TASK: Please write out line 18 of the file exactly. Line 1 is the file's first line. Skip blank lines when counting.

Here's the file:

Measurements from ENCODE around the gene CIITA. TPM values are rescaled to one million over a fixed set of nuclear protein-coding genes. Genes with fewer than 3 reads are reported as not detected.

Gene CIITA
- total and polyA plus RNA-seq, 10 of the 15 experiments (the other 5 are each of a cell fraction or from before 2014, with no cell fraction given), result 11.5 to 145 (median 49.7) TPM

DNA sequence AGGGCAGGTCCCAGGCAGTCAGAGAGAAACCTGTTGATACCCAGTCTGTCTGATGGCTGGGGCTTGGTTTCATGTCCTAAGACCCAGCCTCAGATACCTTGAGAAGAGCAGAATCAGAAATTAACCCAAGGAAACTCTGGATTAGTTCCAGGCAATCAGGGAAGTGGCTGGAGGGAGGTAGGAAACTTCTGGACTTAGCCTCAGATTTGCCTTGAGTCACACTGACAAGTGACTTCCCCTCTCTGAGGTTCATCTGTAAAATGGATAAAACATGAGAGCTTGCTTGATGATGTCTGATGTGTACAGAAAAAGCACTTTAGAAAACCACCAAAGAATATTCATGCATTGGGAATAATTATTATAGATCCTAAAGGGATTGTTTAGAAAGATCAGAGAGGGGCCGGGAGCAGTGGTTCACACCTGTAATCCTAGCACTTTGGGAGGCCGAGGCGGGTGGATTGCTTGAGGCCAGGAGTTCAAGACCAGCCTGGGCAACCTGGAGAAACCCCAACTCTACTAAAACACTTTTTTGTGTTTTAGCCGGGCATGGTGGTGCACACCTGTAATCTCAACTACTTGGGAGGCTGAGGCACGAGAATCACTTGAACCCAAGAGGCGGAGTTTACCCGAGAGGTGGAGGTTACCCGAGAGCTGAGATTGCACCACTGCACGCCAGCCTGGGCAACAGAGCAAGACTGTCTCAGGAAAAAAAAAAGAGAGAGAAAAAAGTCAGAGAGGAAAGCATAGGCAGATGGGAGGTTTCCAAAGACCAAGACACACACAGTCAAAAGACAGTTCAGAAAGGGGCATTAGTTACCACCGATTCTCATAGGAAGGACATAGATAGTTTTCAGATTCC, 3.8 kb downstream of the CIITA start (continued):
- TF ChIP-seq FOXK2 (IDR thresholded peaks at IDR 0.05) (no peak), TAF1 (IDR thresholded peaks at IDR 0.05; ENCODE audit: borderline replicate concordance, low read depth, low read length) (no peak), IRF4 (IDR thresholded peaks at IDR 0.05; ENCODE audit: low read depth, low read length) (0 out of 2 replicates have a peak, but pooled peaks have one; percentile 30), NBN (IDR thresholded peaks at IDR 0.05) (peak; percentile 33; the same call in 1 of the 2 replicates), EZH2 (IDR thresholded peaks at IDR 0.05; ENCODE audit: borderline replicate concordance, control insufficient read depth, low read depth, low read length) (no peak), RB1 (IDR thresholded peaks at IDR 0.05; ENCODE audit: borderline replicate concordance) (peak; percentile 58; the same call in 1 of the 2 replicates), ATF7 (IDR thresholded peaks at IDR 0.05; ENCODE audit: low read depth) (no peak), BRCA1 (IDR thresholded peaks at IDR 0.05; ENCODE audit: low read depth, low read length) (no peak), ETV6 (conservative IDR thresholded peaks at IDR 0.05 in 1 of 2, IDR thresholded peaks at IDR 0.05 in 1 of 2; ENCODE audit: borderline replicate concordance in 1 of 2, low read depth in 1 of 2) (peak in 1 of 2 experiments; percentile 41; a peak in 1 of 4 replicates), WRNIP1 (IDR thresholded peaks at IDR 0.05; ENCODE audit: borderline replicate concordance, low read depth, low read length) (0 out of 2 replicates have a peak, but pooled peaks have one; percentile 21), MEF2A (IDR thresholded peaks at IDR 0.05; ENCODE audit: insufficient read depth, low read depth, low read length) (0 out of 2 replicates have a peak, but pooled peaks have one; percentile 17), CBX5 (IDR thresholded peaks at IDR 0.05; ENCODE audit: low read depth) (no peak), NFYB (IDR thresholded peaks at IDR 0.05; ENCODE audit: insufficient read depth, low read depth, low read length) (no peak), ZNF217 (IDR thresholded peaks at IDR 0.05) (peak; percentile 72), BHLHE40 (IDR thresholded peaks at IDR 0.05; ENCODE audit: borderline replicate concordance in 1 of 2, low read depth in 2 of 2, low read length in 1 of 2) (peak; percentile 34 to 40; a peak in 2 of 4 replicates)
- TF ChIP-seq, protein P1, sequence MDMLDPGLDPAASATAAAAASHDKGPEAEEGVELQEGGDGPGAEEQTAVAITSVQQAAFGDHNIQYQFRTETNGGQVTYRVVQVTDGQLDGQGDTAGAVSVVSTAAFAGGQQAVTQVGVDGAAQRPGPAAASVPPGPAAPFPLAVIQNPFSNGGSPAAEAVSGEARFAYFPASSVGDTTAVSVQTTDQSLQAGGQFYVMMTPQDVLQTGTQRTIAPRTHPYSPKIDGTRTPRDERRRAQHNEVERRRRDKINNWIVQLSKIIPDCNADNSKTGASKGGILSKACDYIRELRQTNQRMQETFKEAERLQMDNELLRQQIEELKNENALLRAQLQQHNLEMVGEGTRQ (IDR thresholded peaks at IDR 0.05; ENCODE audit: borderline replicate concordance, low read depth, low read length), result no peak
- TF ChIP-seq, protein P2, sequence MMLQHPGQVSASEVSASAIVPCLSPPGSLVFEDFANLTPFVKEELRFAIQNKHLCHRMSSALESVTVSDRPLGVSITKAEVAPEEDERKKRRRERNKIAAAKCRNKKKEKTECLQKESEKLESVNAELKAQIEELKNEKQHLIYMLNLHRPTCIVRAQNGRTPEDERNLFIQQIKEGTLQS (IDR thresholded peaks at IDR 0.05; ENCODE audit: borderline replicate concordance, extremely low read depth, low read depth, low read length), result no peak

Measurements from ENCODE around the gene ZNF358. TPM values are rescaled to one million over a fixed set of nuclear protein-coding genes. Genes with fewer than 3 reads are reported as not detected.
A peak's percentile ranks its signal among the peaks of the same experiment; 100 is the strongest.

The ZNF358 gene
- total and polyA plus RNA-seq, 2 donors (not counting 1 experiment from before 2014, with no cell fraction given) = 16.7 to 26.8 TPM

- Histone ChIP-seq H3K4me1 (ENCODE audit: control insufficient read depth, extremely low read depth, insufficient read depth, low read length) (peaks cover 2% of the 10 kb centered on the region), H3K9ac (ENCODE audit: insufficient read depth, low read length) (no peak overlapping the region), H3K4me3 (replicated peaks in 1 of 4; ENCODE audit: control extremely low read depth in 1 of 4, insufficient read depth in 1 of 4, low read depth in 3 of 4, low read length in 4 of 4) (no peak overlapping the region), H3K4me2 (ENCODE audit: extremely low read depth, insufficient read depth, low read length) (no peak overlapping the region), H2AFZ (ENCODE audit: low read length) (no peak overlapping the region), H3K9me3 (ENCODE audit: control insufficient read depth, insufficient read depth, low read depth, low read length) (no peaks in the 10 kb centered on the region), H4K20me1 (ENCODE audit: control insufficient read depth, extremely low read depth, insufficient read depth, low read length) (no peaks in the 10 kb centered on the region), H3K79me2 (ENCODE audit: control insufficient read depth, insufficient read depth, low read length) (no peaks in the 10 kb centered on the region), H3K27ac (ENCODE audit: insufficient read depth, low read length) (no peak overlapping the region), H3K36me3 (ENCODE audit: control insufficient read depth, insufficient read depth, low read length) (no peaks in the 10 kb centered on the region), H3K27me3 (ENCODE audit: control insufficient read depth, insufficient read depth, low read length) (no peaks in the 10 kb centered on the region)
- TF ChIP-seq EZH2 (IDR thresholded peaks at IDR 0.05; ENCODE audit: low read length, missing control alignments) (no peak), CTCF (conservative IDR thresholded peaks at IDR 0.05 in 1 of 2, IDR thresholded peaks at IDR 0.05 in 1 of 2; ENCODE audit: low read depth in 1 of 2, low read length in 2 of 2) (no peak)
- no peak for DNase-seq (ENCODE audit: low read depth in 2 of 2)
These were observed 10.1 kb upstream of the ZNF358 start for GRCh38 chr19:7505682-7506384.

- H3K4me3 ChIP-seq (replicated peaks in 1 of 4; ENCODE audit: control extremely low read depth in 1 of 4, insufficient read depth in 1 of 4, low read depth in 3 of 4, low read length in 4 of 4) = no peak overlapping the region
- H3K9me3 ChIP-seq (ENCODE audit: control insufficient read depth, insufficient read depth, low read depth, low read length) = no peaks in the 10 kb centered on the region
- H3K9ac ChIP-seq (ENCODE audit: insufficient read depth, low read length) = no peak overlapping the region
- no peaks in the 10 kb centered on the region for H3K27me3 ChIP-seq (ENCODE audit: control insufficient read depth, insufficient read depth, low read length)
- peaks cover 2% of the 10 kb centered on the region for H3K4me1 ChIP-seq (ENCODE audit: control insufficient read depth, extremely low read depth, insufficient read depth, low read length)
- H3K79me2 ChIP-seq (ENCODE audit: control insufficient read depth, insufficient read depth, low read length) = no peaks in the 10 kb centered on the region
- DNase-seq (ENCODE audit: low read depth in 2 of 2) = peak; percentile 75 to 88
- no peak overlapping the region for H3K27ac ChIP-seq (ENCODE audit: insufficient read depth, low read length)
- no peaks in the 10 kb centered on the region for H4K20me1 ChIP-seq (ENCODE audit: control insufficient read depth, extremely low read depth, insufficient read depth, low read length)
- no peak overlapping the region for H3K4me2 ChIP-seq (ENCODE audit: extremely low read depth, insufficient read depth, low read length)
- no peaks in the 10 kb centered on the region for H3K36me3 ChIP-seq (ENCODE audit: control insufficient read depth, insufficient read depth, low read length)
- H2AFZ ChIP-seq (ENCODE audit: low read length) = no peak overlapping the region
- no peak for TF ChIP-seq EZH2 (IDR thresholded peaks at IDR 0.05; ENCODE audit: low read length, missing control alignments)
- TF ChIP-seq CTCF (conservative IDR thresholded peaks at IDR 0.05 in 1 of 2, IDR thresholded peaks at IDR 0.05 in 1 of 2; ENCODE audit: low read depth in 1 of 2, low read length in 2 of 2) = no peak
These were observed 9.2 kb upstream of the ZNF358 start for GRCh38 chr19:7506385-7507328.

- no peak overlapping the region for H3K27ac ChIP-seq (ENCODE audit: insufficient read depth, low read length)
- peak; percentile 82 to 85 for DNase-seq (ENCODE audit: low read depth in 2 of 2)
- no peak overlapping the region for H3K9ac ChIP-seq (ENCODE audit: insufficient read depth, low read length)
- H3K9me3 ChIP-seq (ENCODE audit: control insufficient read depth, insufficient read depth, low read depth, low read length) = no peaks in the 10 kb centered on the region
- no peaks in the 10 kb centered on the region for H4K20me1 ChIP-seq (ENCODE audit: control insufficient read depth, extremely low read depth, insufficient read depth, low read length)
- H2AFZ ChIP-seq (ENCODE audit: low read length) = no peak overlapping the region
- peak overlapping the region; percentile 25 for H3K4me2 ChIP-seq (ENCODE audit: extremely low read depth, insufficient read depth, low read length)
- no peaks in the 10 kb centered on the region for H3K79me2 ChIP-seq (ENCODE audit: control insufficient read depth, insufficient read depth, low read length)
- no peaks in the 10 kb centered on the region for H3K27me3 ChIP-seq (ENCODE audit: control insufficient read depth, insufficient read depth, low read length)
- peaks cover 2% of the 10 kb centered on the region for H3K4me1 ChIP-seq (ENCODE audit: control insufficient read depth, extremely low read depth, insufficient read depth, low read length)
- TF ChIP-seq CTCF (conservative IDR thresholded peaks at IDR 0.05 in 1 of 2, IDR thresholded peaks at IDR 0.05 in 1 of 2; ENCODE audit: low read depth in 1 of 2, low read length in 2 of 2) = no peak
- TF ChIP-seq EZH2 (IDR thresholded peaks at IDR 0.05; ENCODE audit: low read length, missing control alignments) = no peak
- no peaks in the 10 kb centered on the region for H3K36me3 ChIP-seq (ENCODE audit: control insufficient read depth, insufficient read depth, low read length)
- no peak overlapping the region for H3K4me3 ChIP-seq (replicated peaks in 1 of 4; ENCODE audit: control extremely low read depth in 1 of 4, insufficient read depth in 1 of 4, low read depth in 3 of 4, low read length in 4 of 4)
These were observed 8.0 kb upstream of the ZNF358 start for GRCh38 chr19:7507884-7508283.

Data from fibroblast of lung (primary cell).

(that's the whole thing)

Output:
- H3K9ac ChIP-seq (ENCODE audit: insufficient read depth, low read length) = no peak overlapping the region